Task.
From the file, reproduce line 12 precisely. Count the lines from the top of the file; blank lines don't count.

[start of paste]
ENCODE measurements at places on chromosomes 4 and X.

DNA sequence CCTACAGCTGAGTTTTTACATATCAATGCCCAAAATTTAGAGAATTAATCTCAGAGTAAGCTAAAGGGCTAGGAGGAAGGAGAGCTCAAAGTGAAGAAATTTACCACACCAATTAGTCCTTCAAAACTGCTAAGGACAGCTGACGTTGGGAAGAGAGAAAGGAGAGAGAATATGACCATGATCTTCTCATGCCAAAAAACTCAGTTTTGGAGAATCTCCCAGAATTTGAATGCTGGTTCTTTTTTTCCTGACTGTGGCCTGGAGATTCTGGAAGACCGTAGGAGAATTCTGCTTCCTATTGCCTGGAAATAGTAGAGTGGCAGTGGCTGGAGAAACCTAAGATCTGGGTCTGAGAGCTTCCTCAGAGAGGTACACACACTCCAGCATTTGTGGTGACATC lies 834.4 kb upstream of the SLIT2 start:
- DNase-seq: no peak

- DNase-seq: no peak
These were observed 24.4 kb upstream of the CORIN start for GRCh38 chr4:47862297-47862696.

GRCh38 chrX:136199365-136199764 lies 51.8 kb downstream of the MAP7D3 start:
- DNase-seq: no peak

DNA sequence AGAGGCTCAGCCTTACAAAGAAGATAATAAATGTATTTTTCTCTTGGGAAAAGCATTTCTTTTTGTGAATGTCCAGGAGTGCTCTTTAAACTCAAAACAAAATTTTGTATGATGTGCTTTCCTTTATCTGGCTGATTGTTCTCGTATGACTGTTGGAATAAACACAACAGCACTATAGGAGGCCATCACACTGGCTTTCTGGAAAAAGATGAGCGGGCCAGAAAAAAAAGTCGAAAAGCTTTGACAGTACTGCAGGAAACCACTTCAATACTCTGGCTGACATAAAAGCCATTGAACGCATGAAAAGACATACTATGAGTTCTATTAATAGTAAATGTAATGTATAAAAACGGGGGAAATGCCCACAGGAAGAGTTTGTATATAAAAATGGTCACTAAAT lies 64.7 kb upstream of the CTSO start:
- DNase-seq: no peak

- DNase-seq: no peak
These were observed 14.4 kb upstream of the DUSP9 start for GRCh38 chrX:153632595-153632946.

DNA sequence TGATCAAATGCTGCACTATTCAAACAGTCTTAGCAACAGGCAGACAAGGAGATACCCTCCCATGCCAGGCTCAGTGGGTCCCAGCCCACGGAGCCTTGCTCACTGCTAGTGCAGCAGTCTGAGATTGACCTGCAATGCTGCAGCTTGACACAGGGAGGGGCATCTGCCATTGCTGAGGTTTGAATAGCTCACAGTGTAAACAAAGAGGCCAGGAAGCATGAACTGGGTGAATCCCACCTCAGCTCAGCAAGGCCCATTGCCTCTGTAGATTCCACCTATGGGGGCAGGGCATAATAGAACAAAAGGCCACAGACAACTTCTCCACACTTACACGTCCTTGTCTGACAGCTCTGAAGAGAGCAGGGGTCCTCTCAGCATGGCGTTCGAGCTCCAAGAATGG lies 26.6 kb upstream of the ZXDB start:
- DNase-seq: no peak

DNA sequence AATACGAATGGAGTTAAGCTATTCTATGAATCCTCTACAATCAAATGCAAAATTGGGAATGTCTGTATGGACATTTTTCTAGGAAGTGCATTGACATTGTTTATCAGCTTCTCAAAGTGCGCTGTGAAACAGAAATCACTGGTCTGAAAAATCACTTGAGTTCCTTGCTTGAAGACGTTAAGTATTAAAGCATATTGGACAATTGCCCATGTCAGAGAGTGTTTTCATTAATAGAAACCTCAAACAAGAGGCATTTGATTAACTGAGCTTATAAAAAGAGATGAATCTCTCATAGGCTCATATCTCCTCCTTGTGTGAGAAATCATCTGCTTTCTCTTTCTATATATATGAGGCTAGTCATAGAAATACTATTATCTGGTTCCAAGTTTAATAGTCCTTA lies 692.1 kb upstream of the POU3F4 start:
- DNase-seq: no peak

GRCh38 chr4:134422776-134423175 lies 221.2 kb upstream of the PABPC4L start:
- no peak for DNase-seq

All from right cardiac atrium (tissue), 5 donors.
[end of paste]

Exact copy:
DNA sequence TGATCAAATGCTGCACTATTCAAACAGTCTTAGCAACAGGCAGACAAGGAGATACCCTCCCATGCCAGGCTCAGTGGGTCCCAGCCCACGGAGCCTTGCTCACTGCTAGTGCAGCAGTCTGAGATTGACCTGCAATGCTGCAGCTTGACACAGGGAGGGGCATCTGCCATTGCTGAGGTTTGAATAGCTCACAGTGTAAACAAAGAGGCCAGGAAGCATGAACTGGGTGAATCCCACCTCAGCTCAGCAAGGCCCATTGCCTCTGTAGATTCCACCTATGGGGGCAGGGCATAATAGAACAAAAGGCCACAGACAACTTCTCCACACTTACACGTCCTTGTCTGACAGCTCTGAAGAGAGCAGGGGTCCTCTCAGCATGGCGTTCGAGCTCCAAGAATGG lies 26.6 kb upstream of the ZXDB start: